With news of Narendra Modi’s victory trickling in, one corner of Civil Lines in North Delhi couldn’t contain its joy.
On Friday afternoon, people poured into Shah Auditorium at Shree Delhi Gujarati Samaj, where a screen projected the results of the 2014 Lok Sabha elections. Much like the screening of a blockbuster movie, the front row of the auditorium was packed with young adults and school children who danced and cheered as the figures for the BJP climbed steadily.
“When the camera points at you, start dancing and chant ‘Modi, modi!’,” Jagdeep Rana, founder member and president of the Gujarati Samaj, announced just as camerapersons for a Hindi news channel panned towards them.
The capital’s oldest Gujarati association (established in 1897), with close to 1,500 members, was clearly ecstatic as the chief minister of its state looked set to bag the top post of the country.
Amrit Bhai Patel (54), a timber plywood businessman, landed up at the centre with his family of 12 as early as 10 am. Originally from Kutch, he has been living in Delhi for 50 years.
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“A lot of members of the Samaj are from Kutch. We have seen the development that has transformed the area known for its arid lands,” he said.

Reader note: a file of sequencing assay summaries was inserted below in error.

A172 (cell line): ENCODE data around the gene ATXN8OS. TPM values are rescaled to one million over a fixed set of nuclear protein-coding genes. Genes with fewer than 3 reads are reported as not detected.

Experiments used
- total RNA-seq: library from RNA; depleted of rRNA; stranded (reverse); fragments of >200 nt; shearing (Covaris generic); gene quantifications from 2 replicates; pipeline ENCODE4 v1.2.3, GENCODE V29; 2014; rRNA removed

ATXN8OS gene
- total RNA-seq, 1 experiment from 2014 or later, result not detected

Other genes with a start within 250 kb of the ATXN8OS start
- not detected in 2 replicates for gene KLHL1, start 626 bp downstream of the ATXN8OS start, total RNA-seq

As the day progressed, so did the festivities. The itinerary comprised of breakfast, lunch and dinner with quintessential Gujarati food on the menu, and laddoos being distributed every hour.
With firecrackers in the background, dancers performed the kachchi ghodi dance, while dholwalas kept the beat.
“All the Gujarati associations in Delhi have come together to put together this elaborate programme. Whenever we go back to Gujarat, we see the changes there. We hope now those changes will be reflected in the rest of the country,” Jagdeep Rana said.
Kiran Rana (45), who has been working at the canteen of the Samaj for the last three years, said, “I I keep visiting my hometown in Bhavnagar, Gujarat. The kind of change I see is magical. Modi doesn’t just show us dreams, he makes them happen.”